‘The Welfare State’ greets visitors with a display of documents related to political, social and environmental causes, culled from four Flemish cultural and social archives. Among them, a stark brown and black poster from 1976 features an infographic of two arrows: the first points from ‘1930’ to a swastika, the second from ‘1976’ to a question mark. The text below reads: ‘Le capitalisme engendre la crise.’ (Capitalism engenders crisis.) Nearly 40 years later, this alarmist bit of propaganda conveys a sense of impending doom that still feels poignant, particularly as, when I visited, a resolution to the Greek credit crisis was still up in the air.
The show’s strongest work is Kajsa Dahlberg’s video Reach, Grasp, Move, Position, Apply Force (2014–15), which explores the increasing prevalence of poorly paid, insecure labour worldwide. Through a series of interviews with workers, Dahlberg exposes the conditions under which electronic goods are produced, specifically those she is using to make her video. We learn about the working conditions of employees in Apple factories and Amazon warehouses; we hear from advisers who train companies in Methods-Time Measurement (MTM), a system developed in the US in the 1940s to set the standard time to complete a certain job. Dahlberg gets factory supervisors to explain the loopholes of Chinese overtime law, while an Amazon employee tells us that he is ‘counselled incessantly’ on his work pace. Dahlberg even includes testimonials from her translator and voice-over artist discussing their pay rates and the fact that they are often expected to work for free.
Dahlberg’s account of the links between bodies and systems of control, which evolved in parallel with cybernetics after World War II, is echoed in ten works representing four decades of Stephen Willats’s practice. The most striking is Meta Filter (1973–75), a large wooden console housing a computer designed for two people who are both asked to respond to a list of perceptual problems. Each time their answers agree, they move on to the next one; eventually, their overall mutual agreement results in the construction of a ‘model society’. In an exhibition with a generally sober tone, this device, activated twice weekly for visitors, emphasizes the visionary potential computers once held – and might still hold – to imagine a better future through consensus and teamwork.
Belgian artist Anne-Mie van Kerckhoven has experimented with computer systems since the early 1980s, when she held a five-year residency at the Free University of Brussels’s Laboratory of Artificial Intelligence, where she began exploring the connection between sexuality and technology. Over 96 days in 1998, Van Kerckhoven sent a daily black and white image of a naked woman from her computer in Antwerp to a fax machine in Bruges. She compiled the grainy printouts as reports on the process, like a diary of cybernetic communication between different genera of machine, here presented in an album placed in Coromandel, Disturbed 2 (2015). The process led Van Kerckhoven to create HeadNurse, an alter ego who embodies the curative role and ambitions of institutions and social structures – the sexy poster girl for an idiosyncratic but oddly familiar welfare state in which ambiguous sexuality and machines hold sway.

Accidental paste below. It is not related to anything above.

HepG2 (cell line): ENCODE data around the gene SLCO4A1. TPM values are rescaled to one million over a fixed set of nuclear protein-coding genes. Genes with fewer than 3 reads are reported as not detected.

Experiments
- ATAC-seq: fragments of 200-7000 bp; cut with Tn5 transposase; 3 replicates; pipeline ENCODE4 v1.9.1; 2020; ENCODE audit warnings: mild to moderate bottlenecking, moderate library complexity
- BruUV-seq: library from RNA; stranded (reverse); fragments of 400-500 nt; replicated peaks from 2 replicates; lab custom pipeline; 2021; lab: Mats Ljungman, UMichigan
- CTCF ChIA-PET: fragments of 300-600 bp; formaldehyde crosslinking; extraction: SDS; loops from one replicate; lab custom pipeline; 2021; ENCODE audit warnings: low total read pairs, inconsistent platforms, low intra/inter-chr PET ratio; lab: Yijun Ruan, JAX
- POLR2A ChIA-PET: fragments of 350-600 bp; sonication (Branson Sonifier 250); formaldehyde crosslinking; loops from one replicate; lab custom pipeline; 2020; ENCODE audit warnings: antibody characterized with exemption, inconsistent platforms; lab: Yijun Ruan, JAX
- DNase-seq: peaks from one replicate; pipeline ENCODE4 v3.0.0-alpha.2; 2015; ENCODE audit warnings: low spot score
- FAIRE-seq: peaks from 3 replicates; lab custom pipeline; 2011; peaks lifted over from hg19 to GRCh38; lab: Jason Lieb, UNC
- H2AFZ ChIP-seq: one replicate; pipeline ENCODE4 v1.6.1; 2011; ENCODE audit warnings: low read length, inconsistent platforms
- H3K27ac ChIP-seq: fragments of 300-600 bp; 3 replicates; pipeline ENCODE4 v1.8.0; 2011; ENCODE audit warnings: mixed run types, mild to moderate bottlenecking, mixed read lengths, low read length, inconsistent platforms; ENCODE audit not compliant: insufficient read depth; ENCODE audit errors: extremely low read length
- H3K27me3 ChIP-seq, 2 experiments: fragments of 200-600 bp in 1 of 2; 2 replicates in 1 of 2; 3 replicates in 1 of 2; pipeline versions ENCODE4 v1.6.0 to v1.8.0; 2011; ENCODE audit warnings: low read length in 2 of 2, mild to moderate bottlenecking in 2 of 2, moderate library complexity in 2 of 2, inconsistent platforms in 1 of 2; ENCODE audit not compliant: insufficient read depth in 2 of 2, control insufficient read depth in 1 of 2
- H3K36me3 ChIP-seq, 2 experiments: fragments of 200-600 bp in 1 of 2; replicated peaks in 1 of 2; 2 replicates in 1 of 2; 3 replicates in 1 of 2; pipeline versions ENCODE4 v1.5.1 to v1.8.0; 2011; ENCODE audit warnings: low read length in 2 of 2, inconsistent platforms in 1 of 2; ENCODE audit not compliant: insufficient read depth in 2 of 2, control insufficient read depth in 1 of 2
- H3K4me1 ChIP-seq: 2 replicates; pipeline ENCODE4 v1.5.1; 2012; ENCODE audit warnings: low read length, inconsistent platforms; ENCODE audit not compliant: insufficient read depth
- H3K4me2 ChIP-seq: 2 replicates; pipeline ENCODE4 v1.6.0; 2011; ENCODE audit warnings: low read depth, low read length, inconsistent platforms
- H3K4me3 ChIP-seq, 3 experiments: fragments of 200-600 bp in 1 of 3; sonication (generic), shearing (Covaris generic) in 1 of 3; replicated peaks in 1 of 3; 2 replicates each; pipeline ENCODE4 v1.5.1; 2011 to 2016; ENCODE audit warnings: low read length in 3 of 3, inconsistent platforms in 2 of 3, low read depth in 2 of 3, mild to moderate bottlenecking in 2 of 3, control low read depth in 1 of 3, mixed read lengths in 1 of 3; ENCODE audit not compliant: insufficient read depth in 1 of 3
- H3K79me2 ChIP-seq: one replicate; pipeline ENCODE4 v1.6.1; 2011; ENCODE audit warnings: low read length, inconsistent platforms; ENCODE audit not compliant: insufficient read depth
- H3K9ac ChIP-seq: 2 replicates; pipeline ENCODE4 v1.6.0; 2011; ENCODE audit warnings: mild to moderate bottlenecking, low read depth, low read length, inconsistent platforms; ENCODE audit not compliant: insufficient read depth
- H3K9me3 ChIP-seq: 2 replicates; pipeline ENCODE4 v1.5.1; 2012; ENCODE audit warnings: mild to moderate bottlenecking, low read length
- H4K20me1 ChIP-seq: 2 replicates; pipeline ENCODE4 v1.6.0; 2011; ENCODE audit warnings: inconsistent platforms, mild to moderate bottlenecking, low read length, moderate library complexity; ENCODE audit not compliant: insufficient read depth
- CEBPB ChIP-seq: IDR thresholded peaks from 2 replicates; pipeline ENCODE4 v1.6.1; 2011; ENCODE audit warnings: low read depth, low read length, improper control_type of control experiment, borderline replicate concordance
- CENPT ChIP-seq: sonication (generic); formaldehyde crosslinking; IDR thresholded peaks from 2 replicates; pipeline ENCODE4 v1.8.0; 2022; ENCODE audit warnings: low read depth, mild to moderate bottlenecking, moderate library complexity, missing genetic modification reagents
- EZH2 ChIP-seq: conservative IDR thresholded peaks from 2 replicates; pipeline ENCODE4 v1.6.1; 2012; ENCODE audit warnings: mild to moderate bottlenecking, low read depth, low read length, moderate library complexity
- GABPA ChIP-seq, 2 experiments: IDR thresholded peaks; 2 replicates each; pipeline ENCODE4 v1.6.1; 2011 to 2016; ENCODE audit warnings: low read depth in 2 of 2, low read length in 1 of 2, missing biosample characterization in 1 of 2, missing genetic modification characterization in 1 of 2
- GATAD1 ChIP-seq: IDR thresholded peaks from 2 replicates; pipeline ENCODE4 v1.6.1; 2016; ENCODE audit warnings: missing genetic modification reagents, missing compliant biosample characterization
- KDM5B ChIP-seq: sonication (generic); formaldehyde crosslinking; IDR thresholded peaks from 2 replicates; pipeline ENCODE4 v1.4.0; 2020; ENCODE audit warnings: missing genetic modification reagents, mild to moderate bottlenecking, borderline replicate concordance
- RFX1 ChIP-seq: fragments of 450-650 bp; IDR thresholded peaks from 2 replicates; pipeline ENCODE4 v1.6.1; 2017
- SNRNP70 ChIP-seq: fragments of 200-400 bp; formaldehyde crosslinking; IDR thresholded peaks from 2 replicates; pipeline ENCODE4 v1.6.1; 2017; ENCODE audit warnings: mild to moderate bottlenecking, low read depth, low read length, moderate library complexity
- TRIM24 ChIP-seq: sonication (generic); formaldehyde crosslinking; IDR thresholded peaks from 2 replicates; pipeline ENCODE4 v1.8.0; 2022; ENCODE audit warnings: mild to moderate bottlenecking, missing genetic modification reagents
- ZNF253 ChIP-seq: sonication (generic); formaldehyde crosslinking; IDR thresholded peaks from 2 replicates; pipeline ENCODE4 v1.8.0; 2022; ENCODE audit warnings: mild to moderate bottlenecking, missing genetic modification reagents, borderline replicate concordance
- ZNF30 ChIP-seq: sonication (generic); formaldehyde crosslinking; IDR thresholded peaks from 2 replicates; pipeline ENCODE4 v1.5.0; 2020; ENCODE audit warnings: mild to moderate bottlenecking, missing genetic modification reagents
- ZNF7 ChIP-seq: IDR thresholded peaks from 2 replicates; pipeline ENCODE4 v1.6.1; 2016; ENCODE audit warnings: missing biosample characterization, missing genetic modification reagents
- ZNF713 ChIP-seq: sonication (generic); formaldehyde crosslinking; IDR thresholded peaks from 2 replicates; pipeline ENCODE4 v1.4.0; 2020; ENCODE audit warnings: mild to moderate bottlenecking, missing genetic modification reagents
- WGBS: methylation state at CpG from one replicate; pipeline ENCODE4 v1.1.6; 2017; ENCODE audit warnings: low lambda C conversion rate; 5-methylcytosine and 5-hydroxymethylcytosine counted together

The welfare state’s interest in the physical wellbeing of its citizens is the subject of two short black and white films by Josef Dabernig, which introduce an element of unhurried incongruity to the show. In Hotel Roccalba (2008), people perform a series of holiday pastimes: reading magazines, drinking coffee and being pampered in a beauty salon. In Excursus on Fitness (2010) some of the same actors casually exercise in a neighbourhood gym. Installed in adjacent cubicles, Dabernig’s films, with their casts of ordinary people, poke gentle fun at our obsession with self-improvement while introducing the notion of self-care, a valuable component of a healthy welfare system. More urgent is artist Róza El-Hassan’s Breeze 9 (Natural Air Conditioning and Adobe Houses) (2015), a pair of prototype structures, one beehive-shaped and one cubic, built onsite from sun-dried adobe bricks. Particularly poignant in light of El Hassan’s Syrian heritage, they propose a pragmatic response to the current Syrian refugee crisis by offering simple prototypes for shelters that can be made of readily available organic materials.
Curator Anders Kreuger sets out the exhibition’s ambivalent stance on its theme in an introductory text, which explains that, although the modern welfare state was designed with noble intentions, in practice it is an exclusionary system whose success depends on the participation of its members in opposition to non-members. At a time when many European governments are actively dismantling public services and the arrow of history seems to be firmly pointed towards an uncertain future, this exhibition of documents and artworks created in the past four decades helps elucidate the complex and double-edged nature of the modern welfare state.